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December 24, 2006
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India That is Bharat
Know our country

December 24, 2006

Page: 31/32

Home > 2006 Issues > December 24, 2006

Know our country


Who would not wish to see the farthermost point of mainland India in the South and visit Kanyakumari, the site of one of the most popular and famous pilgrim centres in the country? Located at the southernmost end of the India Peninsula, right at the point of confluence of three seas, namely the Bay of Bengal, the Arabian Sea and the Indian Ocean, Kanyakumari has captured the imagination of millions of Hindus all over the world. Earlier known as Cape Comorin and today rechristened as Kanyakumari after the temple of the Virgin Goddess, Kumari Amman, Kanyakumari has been a cradle of civilisation since very early times. The Cholas, the Cheras, the Pandyas and the Nayaks who ruled the land contributed to the growth of temple culture and traditions in this part of the country. Rightly known as the Alexandria of the East, it is noted for its marvellous beaches, having sands of different colours, red, black and white in a unique mixture and spectacular sun rises, sun sets and moon rises blazing over the horizon.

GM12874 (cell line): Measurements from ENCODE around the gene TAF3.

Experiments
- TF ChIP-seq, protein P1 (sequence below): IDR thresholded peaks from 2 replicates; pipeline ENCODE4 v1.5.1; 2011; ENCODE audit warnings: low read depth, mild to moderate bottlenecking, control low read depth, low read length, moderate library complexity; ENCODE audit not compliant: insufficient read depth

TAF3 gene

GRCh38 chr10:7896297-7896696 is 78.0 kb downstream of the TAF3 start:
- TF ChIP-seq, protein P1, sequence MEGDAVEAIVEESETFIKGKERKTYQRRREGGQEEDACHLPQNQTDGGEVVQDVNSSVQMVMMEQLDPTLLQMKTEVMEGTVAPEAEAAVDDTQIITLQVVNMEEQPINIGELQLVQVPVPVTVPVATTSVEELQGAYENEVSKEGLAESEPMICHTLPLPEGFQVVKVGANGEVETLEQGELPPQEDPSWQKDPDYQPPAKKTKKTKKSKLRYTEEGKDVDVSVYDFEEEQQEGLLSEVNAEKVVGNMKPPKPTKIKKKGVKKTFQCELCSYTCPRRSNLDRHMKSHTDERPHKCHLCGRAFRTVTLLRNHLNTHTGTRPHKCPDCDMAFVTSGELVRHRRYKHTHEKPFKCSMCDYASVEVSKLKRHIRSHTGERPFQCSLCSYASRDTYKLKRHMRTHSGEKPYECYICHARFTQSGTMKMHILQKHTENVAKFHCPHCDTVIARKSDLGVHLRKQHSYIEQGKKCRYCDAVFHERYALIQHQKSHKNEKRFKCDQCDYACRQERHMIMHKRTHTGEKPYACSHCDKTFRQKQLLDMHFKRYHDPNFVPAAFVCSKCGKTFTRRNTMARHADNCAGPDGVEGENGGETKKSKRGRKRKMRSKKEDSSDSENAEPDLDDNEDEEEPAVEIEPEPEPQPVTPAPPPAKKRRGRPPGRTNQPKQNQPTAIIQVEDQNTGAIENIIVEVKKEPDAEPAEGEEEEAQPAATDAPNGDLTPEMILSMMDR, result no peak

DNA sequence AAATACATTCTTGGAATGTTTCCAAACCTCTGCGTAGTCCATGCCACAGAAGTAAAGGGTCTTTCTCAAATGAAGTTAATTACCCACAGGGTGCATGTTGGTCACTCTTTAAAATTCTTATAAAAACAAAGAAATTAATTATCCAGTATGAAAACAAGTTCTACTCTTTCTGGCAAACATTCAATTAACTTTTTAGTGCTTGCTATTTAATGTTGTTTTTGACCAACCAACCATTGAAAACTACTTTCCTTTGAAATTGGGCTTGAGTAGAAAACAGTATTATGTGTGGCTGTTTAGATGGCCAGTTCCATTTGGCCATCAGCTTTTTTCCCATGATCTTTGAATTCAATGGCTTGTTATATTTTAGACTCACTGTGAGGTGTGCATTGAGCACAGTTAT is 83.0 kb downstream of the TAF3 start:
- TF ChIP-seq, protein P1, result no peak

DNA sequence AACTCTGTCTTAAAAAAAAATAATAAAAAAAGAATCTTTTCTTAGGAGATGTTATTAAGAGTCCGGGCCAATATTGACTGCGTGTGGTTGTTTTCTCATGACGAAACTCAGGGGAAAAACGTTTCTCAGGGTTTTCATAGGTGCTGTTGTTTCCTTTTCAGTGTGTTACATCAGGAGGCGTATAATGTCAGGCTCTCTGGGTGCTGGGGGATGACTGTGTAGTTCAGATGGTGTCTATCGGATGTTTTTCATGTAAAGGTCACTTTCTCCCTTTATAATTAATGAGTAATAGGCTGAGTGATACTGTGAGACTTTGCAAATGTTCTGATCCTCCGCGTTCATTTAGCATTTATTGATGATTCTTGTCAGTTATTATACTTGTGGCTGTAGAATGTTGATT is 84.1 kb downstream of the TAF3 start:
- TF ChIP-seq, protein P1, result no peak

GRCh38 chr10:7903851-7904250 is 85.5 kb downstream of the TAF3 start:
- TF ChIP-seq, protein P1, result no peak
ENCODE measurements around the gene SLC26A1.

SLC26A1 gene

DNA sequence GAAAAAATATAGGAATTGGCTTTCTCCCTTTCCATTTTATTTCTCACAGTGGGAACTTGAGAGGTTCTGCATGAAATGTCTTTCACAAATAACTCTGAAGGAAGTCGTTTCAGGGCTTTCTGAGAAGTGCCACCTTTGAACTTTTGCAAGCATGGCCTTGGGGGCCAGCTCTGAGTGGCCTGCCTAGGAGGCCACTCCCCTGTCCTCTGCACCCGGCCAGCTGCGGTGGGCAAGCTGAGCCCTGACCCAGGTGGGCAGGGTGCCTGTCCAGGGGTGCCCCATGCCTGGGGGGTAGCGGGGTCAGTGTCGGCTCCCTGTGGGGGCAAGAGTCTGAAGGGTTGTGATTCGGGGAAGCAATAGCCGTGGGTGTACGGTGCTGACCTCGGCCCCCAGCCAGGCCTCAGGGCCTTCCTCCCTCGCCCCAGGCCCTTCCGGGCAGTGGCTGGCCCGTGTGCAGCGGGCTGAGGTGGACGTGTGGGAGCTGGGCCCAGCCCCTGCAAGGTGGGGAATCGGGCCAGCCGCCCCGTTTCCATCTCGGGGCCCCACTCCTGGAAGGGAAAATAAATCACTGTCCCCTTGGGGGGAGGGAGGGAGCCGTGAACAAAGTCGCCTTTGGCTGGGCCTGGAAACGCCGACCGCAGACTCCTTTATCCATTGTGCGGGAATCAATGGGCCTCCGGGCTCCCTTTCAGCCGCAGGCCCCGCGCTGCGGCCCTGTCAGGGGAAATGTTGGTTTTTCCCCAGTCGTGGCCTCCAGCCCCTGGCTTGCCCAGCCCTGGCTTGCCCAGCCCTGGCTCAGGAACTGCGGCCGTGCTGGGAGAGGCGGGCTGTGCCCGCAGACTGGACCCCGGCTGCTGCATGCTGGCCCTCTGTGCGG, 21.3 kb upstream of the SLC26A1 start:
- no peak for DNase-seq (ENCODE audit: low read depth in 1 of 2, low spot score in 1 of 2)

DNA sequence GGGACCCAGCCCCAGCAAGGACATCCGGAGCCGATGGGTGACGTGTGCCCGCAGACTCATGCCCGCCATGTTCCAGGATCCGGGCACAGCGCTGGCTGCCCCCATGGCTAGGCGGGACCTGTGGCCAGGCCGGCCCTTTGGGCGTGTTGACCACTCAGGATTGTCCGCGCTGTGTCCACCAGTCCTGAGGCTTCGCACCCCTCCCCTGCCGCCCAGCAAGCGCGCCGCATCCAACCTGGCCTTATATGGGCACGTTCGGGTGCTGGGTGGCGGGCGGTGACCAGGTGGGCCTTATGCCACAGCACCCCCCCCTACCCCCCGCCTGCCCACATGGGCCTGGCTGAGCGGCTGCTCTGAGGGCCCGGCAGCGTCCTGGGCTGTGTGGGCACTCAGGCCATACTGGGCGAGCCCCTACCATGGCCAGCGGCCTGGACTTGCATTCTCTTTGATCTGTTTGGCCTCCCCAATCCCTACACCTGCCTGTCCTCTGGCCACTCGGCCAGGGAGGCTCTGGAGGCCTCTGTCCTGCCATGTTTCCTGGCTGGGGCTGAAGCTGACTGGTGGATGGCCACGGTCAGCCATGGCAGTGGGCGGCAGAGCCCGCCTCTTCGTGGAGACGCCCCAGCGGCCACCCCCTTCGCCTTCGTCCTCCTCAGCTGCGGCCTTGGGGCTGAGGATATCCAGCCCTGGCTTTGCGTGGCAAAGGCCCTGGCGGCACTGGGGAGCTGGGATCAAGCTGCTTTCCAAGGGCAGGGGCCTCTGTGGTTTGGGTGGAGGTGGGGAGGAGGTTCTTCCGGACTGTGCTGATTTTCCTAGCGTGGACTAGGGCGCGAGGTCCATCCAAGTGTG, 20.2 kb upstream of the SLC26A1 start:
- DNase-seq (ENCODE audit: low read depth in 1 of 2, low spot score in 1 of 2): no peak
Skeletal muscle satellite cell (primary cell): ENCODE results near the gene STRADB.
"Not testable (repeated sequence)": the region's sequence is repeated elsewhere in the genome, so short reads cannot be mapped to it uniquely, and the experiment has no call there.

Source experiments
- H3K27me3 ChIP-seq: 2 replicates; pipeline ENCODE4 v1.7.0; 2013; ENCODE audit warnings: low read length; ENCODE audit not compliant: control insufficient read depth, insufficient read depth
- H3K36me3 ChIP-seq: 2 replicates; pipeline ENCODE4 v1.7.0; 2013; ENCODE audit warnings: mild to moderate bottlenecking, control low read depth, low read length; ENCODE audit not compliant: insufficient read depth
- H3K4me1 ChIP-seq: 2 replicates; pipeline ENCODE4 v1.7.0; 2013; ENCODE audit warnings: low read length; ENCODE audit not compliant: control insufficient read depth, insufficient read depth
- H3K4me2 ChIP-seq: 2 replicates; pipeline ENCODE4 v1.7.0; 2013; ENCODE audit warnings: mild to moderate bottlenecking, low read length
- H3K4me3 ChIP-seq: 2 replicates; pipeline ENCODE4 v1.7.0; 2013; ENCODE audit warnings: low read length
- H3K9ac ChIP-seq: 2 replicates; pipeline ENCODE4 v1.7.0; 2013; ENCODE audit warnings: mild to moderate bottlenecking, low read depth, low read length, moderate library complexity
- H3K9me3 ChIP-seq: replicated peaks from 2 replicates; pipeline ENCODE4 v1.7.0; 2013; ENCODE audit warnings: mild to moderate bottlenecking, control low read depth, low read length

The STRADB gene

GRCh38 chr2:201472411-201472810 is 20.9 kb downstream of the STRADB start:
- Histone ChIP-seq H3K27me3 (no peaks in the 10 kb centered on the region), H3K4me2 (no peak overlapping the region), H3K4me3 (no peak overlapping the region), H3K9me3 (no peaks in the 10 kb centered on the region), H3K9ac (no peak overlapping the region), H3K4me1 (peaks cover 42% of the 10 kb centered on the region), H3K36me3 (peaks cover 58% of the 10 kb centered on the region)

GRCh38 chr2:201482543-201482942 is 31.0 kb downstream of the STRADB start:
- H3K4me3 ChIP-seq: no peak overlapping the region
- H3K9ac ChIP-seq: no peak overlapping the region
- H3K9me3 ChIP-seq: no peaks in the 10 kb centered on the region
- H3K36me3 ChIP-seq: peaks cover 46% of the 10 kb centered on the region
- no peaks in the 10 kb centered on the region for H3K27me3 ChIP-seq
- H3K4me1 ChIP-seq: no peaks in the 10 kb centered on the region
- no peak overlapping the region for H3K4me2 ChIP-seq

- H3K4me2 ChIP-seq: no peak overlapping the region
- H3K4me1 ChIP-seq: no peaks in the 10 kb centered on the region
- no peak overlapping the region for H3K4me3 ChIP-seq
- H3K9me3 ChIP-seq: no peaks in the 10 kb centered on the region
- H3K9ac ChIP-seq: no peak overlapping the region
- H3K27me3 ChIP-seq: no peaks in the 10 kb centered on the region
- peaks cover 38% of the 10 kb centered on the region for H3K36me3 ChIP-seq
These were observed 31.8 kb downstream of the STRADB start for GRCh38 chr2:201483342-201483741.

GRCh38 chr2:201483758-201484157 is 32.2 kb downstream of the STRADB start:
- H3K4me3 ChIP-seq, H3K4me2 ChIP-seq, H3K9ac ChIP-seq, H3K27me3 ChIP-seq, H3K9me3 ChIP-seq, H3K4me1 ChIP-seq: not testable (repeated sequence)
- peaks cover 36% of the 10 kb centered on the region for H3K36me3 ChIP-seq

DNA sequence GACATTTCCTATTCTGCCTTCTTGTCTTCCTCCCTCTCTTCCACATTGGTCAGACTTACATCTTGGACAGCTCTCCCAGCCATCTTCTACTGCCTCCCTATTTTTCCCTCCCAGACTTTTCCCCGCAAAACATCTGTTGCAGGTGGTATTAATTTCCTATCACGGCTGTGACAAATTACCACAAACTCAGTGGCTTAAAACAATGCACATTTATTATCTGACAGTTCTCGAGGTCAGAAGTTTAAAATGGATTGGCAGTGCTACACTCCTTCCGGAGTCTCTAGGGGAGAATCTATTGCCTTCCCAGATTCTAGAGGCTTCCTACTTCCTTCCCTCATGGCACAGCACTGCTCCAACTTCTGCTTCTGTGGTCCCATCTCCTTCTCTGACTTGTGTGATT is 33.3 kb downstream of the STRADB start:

Places of interest in Kanyakumari

Kumari Amman Temple
The ancient shrine, overlooking the shore, known as Kumari Amman Temple is an important landmark dedicated to the Virgin Goddess Devi who is believed to be one of the incarnations of Parvati and protector of shores of the country. She is symbol of sanctity. According to a legend, Devi practised tapasya (penance) to marry her consort Lord Siva but owing to some misfortune, the wedding did not take place and she vowed to remain a virgin (kanya). One can even see the footprints of Devi Kanyakumari on a rock called ?Sri Paadha Parai? in the Vivekananda Rock Memorial Complex. It is believed that Devi was wearing earrings set with rubies which were so sparkling and bright that they could be seen from afar at night and some ships sailing in the sea mistook this bright light as coming from the light house and went off course and hit the rocks nearby and were wrecked. In view of this, the eastern gate of the temple is kept closed. Gents who want to enter the temple are required to remove their upper garments. The shrine is open from 04.30 am to 12.15 pm and from 04.00 pm to 08.15 pm.